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Hackney LBC is the first council to have been subjected to the government's powers of intervention, but it will not...
Hackney LBC is the first council to have been subjected to the government's powers of intervention, but it will not be the last.

While complete central government

control of local government remains an unlikely scenario, these powers will be used in other councils in New Labour's pursuit of improved public services.

Other councils are already in the frame for intervention, though not on the same scale as Hackney.

The five directions negotiated with Hackney relate to five different service areas and will be overseen by the relevant government departments. Other councils could have similar directions imposed on individual departments or services (LGC, 2 November).

Walsall MBC, which has had an unfavourable corporate governance inspection (LGC, 28 September), has been forced into an education private finance initiative, and it remains to be seen what the outcomes of future corporate governance inspections will be. Local government secretary Stephen Byers stepped in at Hackney after it had undergone its second such inspection.

Hillingdon LBC is the only other council to have undergone such an inspection in the first tranche, but six more councils will be inspected under the regime in the second tranche already under way. These are Bristol City Council, Bromsgrove DC, Corby BC, Enfield LBC, Mendip DC and Rotherham MBC.

The Audit Commission emphasises, however, these councils are not necessarily undergoing these inspections because they are failing.

'Most often councils would volunteer for a corporate governance inspection, so if a council is on our list, it doesn't mean it is bad. Having said that, it means that, in a fair number of cases, there are one or more problems. But we don't want it to have a

stigma. For example, Torfaen CBC wants a

corporate governance inspection for exactly the opposite reason - it's done a lot of good things and wants external accreditation of that,' says an Audit Commission spokeswoman.

Torfaen will be inspected in either the third or fourth tranche, which will take place at the beginning of next year.

But what are the directions issued by

Mr Byers? In Hackney's case five government departments have issued directions requiring service improvements in education, social services, waste management and housing benefits and to balance the


Each department has set a tight deadline for action to be taken. The education target requires the council to transfer its education services to a third party, which is a new trust (LGC, 26 October). It has to be in place from 1 August next year.

The plan for improving waste management services has to be produced by 15 November; social services has to prepare proposals for carrying out two best value reviews by 30 November and an agreed budget strategy must be ready the same day. The backlog of housing and council tax benefit cases outstanding at 19 April must be completed by 31 December.

Other areas in which the DTLR wants to see action by the end of this month are the recruitment of personnel, procurement and contract negotiation, and proposals for a best value review of accommodation and property management.

Issuing the directions (LGC, 21 September) Mr Byers said: 'The government is simply not prepared to let the present situation continue. It is unacceptable that people who live or work in Hackney should have to suffer poor services because of the council's corporate failure. The package of measures is designed to protect and improve the key services and ensure the council tackles its budget deficit.'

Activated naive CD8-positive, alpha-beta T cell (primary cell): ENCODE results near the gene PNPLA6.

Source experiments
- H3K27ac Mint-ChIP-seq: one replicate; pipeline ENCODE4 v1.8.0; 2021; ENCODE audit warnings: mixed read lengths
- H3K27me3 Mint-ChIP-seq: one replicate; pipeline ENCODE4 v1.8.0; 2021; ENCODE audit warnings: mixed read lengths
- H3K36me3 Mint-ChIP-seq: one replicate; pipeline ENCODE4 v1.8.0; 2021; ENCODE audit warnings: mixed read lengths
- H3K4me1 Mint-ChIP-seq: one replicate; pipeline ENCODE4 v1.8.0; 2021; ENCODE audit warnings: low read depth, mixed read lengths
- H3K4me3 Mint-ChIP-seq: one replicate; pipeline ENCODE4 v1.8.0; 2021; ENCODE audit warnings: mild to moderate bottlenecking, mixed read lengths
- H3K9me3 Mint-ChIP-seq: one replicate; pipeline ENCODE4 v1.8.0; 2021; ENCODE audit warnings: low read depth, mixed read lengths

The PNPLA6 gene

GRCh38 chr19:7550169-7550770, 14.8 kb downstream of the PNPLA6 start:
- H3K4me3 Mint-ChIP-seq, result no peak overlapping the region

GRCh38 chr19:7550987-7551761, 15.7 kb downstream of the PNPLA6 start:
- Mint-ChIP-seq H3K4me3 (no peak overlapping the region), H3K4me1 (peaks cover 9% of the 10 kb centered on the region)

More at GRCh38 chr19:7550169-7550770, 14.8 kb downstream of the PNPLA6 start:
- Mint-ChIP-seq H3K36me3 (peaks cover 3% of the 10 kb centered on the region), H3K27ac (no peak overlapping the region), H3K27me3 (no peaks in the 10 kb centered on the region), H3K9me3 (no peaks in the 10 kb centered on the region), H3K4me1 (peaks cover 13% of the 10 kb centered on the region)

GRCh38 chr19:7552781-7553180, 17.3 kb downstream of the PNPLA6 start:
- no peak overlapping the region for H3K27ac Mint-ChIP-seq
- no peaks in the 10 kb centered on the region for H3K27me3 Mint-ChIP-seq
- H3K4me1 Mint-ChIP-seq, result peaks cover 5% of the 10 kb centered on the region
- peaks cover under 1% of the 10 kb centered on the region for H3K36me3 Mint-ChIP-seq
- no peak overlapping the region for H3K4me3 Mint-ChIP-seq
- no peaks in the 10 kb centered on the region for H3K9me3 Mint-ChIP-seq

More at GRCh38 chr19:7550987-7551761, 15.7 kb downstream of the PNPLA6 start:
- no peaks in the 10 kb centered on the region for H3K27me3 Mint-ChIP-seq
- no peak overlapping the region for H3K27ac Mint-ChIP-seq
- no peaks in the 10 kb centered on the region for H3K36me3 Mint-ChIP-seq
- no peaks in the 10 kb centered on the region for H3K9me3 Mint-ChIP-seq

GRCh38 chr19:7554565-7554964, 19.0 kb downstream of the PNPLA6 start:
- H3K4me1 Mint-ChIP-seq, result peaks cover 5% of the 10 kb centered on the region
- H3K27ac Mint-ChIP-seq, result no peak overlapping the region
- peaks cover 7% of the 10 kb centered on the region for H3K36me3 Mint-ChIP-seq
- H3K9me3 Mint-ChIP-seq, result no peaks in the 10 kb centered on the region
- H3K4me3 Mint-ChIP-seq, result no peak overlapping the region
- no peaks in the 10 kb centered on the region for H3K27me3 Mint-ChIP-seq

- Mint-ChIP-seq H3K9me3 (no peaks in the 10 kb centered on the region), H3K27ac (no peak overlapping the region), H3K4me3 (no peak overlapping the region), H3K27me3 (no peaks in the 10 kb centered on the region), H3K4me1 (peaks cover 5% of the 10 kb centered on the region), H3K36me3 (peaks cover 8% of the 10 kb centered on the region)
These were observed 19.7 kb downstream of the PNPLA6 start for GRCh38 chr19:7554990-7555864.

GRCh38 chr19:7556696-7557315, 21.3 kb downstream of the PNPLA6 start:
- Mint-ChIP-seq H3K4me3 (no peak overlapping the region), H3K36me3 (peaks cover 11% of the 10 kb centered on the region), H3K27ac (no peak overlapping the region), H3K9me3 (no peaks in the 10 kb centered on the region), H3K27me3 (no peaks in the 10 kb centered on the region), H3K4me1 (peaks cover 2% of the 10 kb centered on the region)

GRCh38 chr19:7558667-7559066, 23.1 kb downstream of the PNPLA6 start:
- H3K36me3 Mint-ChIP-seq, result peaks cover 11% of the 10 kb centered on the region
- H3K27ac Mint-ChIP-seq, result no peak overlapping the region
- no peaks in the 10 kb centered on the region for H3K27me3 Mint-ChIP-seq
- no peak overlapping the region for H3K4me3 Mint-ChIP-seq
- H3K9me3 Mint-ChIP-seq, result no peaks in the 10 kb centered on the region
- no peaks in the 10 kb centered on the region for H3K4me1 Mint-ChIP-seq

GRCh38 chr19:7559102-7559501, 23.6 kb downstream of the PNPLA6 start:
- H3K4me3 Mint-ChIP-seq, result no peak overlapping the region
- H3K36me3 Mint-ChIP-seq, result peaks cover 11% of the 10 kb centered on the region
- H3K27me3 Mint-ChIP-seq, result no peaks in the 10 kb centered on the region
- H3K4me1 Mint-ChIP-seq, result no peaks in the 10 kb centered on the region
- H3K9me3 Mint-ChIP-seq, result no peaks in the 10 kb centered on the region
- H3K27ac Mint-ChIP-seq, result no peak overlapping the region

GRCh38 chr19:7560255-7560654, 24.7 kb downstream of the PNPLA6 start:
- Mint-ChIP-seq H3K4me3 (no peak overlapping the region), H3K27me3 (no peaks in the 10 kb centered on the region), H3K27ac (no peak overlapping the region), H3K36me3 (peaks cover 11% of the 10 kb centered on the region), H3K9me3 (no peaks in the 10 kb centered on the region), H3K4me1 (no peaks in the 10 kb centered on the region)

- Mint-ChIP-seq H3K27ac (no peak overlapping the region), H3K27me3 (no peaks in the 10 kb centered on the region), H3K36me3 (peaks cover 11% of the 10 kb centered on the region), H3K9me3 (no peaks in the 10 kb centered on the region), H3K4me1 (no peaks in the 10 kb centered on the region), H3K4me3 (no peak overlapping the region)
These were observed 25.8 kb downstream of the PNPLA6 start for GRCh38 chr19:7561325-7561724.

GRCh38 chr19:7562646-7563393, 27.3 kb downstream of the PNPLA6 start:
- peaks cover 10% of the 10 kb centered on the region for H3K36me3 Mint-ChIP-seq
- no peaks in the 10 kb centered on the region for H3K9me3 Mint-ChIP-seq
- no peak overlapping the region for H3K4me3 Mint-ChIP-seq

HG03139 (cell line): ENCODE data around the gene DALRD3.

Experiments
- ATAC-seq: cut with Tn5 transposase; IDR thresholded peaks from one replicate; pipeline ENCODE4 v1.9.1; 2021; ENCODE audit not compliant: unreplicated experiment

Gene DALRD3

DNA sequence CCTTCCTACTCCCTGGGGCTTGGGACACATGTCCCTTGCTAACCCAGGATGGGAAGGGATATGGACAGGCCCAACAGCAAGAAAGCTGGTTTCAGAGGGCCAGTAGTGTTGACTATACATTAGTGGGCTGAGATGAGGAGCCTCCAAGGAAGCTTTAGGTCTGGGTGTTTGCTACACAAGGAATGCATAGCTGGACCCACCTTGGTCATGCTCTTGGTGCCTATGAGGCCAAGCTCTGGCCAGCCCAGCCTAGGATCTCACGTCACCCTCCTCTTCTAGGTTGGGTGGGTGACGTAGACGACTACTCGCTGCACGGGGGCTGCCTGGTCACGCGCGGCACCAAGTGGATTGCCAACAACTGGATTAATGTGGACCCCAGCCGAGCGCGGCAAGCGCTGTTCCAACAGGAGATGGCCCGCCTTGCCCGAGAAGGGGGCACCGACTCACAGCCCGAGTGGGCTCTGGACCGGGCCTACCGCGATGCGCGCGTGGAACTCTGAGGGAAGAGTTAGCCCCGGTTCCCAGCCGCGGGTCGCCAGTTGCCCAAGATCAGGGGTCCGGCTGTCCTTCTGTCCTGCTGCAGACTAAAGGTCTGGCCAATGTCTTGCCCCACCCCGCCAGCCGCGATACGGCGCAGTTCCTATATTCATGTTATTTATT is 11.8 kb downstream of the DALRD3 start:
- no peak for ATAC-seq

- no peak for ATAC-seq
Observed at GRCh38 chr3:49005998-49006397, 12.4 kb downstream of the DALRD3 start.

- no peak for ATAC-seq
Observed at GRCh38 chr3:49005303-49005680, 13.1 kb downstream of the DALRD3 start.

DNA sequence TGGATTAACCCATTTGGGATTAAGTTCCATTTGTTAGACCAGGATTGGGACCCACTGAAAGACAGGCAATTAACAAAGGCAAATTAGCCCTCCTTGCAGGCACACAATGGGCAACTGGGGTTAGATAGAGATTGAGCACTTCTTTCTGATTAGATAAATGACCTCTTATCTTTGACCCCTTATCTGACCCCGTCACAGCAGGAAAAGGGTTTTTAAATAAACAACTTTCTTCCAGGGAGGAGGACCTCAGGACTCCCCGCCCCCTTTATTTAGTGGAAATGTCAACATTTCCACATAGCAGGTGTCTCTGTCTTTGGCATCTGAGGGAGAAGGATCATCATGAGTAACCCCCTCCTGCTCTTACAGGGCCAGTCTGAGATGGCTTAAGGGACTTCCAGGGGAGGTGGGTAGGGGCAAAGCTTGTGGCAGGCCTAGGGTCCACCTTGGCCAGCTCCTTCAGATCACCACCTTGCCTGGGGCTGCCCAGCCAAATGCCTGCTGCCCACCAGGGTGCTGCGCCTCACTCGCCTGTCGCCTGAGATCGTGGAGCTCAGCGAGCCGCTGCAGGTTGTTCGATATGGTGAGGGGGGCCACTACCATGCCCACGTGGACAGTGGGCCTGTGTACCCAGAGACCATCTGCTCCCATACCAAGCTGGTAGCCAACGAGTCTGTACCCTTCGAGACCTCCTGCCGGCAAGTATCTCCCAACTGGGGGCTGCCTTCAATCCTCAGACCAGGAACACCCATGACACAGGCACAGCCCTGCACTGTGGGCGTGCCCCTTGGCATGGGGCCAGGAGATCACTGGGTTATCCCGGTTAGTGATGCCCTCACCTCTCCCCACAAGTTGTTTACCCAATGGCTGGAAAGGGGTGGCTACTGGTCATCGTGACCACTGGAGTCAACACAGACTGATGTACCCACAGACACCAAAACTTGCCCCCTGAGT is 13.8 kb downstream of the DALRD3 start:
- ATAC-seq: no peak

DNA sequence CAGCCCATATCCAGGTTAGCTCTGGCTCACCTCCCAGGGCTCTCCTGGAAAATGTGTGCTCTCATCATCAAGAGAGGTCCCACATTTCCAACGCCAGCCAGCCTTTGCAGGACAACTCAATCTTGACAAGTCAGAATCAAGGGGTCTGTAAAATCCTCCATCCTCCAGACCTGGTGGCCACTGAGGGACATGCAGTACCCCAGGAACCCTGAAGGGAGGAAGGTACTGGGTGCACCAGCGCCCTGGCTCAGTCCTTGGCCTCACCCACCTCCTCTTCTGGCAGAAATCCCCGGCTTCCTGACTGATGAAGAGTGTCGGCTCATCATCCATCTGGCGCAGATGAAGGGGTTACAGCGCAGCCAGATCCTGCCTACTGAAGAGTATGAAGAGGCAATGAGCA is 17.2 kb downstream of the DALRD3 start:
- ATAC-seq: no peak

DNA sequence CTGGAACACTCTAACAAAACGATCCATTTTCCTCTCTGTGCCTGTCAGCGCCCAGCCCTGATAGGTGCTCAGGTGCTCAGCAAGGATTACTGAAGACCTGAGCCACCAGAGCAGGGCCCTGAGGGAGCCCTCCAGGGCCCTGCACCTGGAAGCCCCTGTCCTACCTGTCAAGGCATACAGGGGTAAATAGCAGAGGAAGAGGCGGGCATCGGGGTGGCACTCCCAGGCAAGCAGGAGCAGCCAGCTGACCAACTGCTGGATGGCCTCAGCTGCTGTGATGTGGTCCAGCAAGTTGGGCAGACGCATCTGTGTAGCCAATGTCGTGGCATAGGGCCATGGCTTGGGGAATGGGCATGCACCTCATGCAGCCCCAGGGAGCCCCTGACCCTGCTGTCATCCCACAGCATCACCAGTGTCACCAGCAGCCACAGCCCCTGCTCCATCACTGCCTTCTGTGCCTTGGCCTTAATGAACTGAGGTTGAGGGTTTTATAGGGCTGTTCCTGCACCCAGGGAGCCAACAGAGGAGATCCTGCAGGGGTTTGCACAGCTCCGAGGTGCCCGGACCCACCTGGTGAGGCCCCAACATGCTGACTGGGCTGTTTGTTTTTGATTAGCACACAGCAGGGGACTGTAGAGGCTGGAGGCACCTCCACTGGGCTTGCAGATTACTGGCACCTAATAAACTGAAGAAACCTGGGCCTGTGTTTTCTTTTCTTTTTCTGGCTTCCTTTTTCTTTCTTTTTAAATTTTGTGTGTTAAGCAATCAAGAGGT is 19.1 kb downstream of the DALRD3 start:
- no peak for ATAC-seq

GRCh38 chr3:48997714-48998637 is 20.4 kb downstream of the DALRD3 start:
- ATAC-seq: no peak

But what the outcome of these directions will be no one quite knows. The aim at Hackney is for improved services which can once again be subject to the best value process. But the next step is not clear.

Director of law and probity at Hackney, Claer Lloyd-Jones, says: 'It's very

much a learning experience for everyone, including the DTLR. The directions are

about getting services back into the best

value regime.

'We have to comply with the time-scales of all the directions, and the output of that needs to then be considered by relevant secretaries of state. What will happen then we don't know.

'But the key issue is the dialogue between us and the departments - it will not work if it is adversarial.

'There is obviously a massive resourcing issue and it's too early to say if the result of all the directions working together is going to be contradictory. If they are, we would seek to find a way through it.'

According to the DTLR, after the deadlines are met the progress of the services will be subject to continual monitoring by the Audit Commission. The DTLR will take its next step from the Audit Commission 's recommendations.

A DTLR spokeswoman says: 'We're really quite keen on Hackney concentrating on delivering. If it becomes clear that some of those things aren't happening we'll have to reassess in the light of what the Audit Commission says.'

The model will be an interesting one to watch because of the likelihood of others finding themselves in the same position.

Ms Lloyd-Jones adds: '[My job is] the most exciting legal job in local government because what's happening now could be happening to other local authorities shortly, and to have the opportunity to get it right in Hackney is completely unique.

'I think it would be very surprising if the use of the legislation stopped at Hackney, because there are good bits about all local authorities and bad bits. There are lots of reasons why local authorities are failing in some service areas.'

The learning curve will be steep for all involved, but the delicate process must be perfected if there is to be intervention in

other authorities without damaging relations between central and local government.

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